the Earth and the body of a car riding on rubber tires, but the body
    is called ground, because all load voltages (lights, ignition,
    starter, etc.) have some voltage (the battery voltage) with respect to
    this common node. Some cars have been built with the positive side of
    the battery commoned to the chassis, (and all loads are powered by
    voltage that is negative with respect ot this reference node) but now
    days, the arbitrary convention is that it is the negative side of the
    battery that is connected to 'ground'.

    This concept of 'ground' as being a reference node that you measure
    all other voltages against is also used in all battery appliances, and
    transformer isolated devices. In some of these cases, there is also a
    connection to the Earth through a power cord safety ground conductor,
    or through some other connection, like audio cables that connect their
    internal common (ground) to the shell of the connector, which gets
    Earthed when that signal is connected to another piece of equipment
    that is somehow connected to Earth.
     
  4. Richie

    Richie Guest

    i agree with you there.. when i first started messing with my
    guitar electronics (very basic stuff) no matter how hard i looked i
    could not seem to find a good description of why or how you need a
    ground. Or if there was a description, it usually involved things
    i didn't understand at the time.. It's simple really.

    Since there is a wire in the circuit
    How else would electrons flow? If you have +5v in a circuit, it
    will want to move thru the circuit to a point where there is less or no
    voltage. The point where V=0 is ground. It's simply a point that
    electrons will want to get to so it can reach equalibrium. Dont forget,
    protons, which are positve repel other protons. Electroncs, which are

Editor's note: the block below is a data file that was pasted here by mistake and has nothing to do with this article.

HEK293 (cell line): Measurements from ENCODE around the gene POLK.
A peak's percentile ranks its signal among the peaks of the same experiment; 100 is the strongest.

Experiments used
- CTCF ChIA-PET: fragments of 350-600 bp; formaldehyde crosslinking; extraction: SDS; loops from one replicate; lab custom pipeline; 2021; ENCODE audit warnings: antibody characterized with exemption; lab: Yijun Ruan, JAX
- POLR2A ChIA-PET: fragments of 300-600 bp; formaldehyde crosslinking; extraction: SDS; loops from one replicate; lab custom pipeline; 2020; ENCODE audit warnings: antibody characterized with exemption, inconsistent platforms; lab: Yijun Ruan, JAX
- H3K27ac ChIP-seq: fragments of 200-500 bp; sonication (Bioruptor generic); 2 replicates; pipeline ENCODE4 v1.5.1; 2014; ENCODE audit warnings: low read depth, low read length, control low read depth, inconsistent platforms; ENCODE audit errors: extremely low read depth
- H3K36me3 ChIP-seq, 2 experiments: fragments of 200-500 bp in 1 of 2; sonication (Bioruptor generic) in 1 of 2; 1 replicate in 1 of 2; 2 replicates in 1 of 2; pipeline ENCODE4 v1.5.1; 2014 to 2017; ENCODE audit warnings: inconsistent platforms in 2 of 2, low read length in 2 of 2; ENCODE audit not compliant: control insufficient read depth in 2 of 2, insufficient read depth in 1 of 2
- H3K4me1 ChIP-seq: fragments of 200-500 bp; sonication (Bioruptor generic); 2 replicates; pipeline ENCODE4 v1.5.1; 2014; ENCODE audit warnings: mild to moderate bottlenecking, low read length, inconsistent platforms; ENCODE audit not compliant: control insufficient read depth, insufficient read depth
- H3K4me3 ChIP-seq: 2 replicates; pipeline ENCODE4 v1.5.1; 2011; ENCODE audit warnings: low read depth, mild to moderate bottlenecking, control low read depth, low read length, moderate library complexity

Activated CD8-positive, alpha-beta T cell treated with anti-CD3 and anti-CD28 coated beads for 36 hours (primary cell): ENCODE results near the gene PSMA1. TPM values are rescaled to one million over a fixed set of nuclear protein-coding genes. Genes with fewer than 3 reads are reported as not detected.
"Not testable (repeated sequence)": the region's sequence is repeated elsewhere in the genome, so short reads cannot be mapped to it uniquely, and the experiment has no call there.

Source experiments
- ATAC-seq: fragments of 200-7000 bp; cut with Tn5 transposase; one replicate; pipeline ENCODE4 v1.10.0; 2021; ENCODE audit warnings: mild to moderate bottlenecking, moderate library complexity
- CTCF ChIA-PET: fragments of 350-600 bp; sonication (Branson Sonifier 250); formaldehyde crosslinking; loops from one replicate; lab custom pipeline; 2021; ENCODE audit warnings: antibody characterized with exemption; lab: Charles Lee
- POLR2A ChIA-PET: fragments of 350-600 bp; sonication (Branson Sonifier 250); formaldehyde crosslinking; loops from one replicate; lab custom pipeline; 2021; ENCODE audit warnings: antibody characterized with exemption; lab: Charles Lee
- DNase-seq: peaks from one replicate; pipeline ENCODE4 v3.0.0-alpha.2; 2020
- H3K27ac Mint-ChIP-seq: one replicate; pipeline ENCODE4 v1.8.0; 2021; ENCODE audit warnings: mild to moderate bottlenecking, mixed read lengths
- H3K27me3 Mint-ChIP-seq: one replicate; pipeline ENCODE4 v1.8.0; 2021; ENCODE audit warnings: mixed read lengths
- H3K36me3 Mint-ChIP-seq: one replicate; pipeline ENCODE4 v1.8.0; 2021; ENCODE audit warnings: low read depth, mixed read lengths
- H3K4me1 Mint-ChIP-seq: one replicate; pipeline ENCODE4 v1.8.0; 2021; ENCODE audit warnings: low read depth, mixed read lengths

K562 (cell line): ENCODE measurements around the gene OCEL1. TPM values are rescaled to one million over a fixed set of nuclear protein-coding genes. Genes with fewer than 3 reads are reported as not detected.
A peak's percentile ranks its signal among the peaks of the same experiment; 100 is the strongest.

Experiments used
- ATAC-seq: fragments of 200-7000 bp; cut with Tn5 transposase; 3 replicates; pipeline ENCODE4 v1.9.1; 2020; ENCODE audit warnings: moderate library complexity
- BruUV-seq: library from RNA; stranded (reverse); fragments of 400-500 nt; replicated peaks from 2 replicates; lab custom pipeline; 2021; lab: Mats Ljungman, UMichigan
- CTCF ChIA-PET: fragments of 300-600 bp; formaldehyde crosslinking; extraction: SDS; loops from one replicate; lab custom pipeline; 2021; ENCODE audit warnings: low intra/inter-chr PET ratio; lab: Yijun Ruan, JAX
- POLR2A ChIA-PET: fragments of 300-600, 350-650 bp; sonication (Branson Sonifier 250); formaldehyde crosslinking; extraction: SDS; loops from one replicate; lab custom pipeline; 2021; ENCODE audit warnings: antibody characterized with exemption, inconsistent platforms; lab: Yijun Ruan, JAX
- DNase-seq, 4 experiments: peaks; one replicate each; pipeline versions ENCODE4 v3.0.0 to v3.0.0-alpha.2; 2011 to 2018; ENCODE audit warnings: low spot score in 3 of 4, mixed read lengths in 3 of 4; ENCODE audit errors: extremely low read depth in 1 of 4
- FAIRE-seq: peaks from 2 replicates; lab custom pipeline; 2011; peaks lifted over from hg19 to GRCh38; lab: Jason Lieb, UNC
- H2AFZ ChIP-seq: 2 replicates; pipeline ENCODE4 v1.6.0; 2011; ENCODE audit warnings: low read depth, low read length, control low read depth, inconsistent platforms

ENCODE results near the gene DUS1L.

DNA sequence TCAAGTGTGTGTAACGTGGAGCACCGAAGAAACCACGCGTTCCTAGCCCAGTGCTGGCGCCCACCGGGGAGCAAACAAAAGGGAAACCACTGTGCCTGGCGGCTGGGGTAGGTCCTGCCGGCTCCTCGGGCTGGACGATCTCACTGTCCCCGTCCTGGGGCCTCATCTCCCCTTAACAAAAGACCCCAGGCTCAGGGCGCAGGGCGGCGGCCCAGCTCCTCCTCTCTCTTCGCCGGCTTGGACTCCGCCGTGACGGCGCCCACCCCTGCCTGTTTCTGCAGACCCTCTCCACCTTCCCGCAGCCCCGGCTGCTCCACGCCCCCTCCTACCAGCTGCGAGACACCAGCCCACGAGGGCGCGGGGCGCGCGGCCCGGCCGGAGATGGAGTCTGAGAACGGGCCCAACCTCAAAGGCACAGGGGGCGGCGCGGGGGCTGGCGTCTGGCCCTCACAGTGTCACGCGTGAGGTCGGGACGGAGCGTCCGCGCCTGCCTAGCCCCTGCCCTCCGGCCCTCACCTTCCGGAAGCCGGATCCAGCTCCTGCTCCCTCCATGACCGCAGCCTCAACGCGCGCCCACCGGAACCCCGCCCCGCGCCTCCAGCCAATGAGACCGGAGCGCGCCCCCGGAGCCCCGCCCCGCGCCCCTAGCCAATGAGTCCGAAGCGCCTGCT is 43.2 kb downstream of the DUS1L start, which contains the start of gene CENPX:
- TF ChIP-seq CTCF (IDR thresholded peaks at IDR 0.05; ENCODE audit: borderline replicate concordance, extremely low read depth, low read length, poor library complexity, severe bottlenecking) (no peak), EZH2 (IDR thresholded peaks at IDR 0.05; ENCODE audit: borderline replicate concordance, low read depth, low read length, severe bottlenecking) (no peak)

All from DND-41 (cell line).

negitive, repel other electrons. But a electron attracts a proton, and
    protons attract electrons due to there opposite charges.

    So when u hook up the ground wire to a circuit, your giving the
    electrons a path to flow from a positive to negitive reference point.
    If you chose ground and the voltage input to be +5, no electrons will
    flow and your circuit wont do anything because the two like charges will
    repel eachother.



    Wouldn't this create
    In almost all situations your negitive and ground can be thought of as a
    0 volt point. But when you work with some circuits, such as operational
    amplifiers you will need a ground, positve and ALSO a negitive voltage
    (example = 0v is ground, -12 is negitive voltage, +12 is positive
    voltage).. be sure to not hookup your grounds to negitive terminals in
    these situations, because negitive will not be ground anymore.

    Why is there no
    there is! one is positive and one is zero. The difference is going to
    be = 0 - voltage input.. like if you have 5v input, the difference
    between the input and ground will be 5v.

    Lastly, is it true that current is usually
    No.. not that i am aware of.

    If so, why? If it's connected to


    hope i helped.. i just got my degree in electrical engineering so i am
    still a newbie compared to most of the people here, so i hope i dont
    have this all wrong :) I'm pretty sure i'm right tho..

    richie


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    Richie086
    http://www.richie086.com

    "The only thing better than sitting outside and
    playing a banjo is sitting outside playing a banjo
    made of the skulls of people that made fun of you in
    elementry school."
     
  5. Ross Mac

    Ross Mac Guest

    The terms Common, Earth Ground and Chassis Ground are quite often used
    interchangably and incorrectly...John did a good job of explaining the
    differences. I think, this is where much of the confusion comes to many new
    to the industry.....Ross